I took my daughter Rebecca shopping for her textbooks a few weeks ago at the college bookstore. I walked out stunned with a $300 bill for a soft-cover math book (used) and a soft-cover set of chemistry books (new). And I didn’t even buy any English books yet!
So Michael Granof’s op-ed piece Course Requirement: Extortion in the NY Times hit a nerve with me, and probably every other parent writing those college checks. Granof, a professor at the University of Texas, proposes a “site licence” approach to textbooks based on the projected number of students enrolled, just as a corporation purchases software. Books would be available electronically, or could be purchased in hard-copy form for an additional fee. Instead of being in the paper-pushing business, publishers would become more like software companies focussed on managing contracts for their materials, managing revenue streams, and finding new material and providing updates and revisions. Colleges and professors would be willing to experiment more with classes and new authors, because they wouldn’t be locked-in to the used book market. Textbook authors would find more small markets for their books – it’s all electronic – and could focus on new work and timely revisions for a global economy with deterministic royalties. Libraries and bookstores could invest in “instant book publishing” machines and materials (one machine sampled built an entire book in 15 minutes) and would no longer be risking significant investments in academic inventory (both new and used). And finally, students would find their out-of-pocket expenses for books get more in line with other segments of the book industry.
Hey, as a technologist I’d rather deal with electronic forms of content than hunt for a book on Amazon. As a textbook author, I’d love to spend my time writing new works in operating systems and networking and getting it to students and professors right away rather than worry about whether my older books are being resold and resold until they’re obsolete. And as a parent, I think we’d all like colleges to be in the business of educating our kids, and not in the business of book inventory management.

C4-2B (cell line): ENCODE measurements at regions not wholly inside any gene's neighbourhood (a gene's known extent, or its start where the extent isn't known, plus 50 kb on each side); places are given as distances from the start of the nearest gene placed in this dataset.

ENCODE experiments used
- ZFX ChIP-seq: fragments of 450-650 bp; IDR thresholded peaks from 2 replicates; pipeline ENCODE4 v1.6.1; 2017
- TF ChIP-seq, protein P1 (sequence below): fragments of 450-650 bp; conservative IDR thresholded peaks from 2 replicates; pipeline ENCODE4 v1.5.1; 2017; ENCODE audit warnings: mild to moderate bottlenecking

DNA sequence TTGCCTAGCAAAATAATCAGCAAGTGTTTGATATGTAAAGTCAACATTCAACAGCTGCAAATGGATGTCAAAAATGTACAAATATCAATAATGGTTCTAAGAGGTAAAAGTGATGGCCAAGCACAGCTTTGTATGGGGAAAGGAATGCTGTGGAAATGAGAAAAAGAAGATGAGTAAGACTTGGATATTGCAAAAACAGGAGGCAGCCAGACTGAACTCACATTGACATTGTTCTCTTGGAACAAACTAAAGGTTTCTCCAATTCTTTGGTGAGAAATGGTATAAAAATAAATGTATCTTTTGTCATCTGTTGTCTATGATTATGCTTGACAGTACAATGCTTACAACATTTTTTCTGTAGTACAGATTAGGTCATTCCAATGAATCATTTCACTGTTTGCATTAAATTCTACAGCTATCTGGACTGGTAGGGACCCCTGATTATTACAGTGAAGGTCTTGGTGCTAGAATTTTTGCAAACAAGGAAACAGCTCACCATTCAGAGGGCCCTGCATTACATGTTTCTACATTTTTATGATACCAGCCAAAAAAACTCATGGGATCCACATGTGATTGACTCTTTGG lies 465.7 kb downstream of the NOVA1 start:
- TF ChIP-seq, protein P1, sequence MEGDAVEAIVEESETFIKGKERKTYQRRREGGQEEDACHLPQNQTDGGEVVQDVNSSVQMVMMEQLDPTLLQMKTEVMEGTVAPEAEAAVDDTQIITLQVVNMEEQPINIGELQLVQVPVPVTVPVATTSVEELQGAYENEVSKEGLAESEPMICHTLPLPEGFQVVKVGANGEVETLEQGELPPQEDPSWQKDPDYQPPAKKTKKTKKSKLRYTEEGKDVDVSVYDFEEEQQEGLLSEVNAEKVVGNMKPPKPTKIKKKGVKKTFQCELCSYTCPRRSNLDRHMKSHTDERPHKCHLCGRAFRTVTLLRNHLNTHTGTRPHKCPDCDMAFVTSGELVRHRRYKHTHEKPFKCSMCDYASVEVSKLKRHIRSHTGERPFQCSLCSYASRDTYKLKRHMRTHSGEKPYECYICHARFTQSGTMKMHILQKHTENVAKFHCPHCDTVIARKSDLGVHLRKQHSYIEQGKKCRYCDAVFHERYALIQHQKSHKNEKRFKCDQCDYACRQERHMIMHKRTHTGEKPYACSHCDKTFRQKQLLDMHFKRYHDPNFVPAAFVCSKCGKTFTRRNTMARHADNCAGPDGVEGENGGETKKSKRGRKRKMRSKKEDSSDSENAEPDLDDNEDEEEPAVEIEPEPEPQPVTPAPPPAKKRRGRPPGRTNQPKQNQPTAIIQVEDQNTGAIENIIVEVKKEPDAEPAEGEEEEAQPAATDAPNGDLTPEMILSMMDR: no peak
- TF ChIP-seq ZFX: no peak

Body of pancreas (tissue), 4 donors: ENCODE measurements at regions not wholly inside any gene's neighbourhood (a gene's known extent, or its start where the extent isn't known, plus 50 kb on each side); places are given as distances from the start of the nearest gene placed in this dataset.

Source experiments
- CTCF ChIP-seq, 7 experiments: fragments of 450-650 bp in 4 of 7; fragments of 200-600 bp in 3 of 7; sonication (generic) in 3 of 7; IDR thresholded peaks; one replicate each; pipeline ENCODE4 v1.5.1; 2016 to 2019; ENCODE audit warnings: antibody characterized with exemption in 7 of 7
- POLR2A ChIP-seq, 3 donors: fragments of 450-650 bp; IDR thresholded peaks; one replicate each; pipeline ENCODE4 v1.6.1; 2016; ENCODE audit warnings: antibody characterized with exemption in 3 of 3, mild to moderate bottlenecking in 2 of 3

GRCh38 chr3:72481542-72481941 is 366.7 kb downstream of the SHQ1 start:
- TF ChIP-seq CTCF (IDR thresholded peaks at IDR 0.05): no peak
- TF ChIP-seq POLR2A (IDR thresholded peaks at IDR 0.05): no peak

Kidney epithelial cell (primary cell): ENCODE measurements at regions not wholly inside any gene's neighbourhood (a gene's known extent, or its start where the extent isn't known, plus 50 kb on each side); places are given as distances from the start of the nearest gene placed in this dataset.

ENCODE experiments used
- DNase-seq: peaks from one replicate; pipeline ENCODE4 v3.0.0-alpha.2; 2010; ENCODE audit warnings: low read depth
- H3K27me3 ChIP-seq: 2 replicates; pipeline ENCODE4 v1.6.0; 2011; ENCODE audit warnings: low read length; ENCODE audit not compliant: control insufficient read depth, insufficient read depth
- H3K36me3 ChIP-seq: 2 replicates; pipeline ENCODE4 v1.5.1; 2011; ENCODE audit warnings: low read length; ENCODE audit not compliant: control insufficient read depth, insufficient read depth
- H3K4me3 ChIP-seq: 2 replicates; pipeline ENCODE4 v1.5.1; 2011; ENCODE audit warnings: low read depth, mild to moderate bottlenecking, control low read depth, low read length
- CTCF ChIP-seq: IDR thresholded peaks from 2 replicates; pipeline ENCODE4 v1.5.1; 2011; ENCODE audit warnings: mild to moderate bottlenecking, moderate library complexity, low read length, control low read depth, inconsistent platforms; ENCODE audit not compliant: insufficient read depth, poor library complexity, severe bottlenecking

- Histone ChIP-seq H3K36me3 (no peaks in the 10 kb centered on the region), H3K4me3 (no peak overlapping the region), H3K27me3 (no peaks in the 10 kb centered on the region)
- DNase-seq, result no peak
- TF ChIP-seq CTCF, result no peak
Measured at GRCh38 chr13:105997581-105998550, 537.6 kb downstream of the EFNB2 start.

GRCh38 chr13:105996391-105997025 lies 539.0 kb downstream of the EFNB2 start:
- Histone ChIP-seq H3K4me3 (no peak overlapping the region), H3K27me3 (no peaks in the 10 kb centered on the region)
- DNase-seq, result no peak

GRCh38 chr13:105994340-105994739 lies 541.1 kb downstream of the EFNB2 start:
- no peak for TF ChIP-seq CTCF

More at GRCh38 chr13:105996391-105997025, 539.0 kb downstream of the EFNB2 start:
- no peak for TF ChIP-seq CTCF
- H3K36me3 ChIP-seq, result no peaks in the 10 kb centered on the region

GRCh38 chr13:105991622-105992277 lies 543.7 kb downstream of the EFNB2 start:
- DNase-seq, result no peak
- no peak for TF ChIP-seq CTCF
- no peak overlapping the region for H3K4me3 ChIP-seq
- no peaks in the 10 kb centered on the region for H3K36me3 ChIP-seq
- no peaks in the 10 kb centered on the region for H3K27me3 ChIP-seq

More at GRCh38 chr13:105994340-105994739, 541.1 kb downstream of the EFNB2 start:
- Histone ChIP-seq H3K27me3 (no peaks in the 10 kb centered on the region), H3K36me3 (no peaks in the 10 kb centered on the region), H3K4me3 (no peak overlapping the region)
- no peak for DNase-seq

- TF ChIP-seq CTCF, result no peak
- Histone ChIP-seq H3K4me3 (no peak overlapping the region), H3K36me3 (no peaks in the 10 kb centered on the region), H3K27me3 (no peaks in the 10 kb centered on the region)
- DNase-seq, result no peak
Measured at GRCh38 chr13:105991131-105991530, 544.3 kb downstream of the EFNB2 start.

VMWare is the little company that could. When it was launched in the late 1990’s, the “smart money” wouldn’t touch it. It wasn’t just that it was open source – a big “loser” badge at that time. It wasn’t just that it was founded in part by a husband-wife team who had established business (Tandem, SGI,…) and academic credentials (UCB, Stanford, MIT,…) – an even bigger “loser” badge that still persists in some dark corners. It’s biggest damnation by old-line investment was that virtualization was a trite idea. I heard this myself frequently from the horse’s mouth, so to speak, during the time I was working with 386BSD and InterProphet, and I pitched a similar idea to Tandem’s CEO back in 1996. It was the next obvious step – at least to a technologist.
Given the tremendous success of this IPO, you might ask “How could they have missed this one?”. Technology, like fashion, goes through phases, and sometimes smart people get so hung up on fashion they miss the trend line change from computer as a calculating device to computer as an organizing device (and vice-versa). If a computer is a calculating device, you want the most cycles. If it’s an organizing device, you want to spend time adding stuff, not managing stuff. A bit processor, like blit-bit processing for graphics, the more concrete, discrete and obvious the instructions executed at the bottom level, the more goodness you get out of the machine. A symbol processor, like parsing language or voice recognition built out of abstraction, is not as deterministic by the nature of the function desired, so capacity to process symbols and the benefit it provides overrides performance.
This happened with virtualization. At that time overfunded Internet companies (remember Egghead, for example, anyone?) and their backers absolutely believed that the most important technical issue was to build a site industriously out of C++ code to maximize performance. They didn’t believe sites based on scripting languages would be powerful or scalable enough for their millions of customers. They underestimated the demand for rapid creation and deployment of new features. Now everyone uses scripting languages like Perl, Python and PHP (we use Python on all our sites for example) – it’s faster and easier. VMWare realized that people allocated servers for containers of scripted sites when performance was impacted, and it didn’t make any difference if it was virtual or real. As reducing power demands becomes a “hot” button topic, virtualization will be increasingly used in datacenter and networking applications.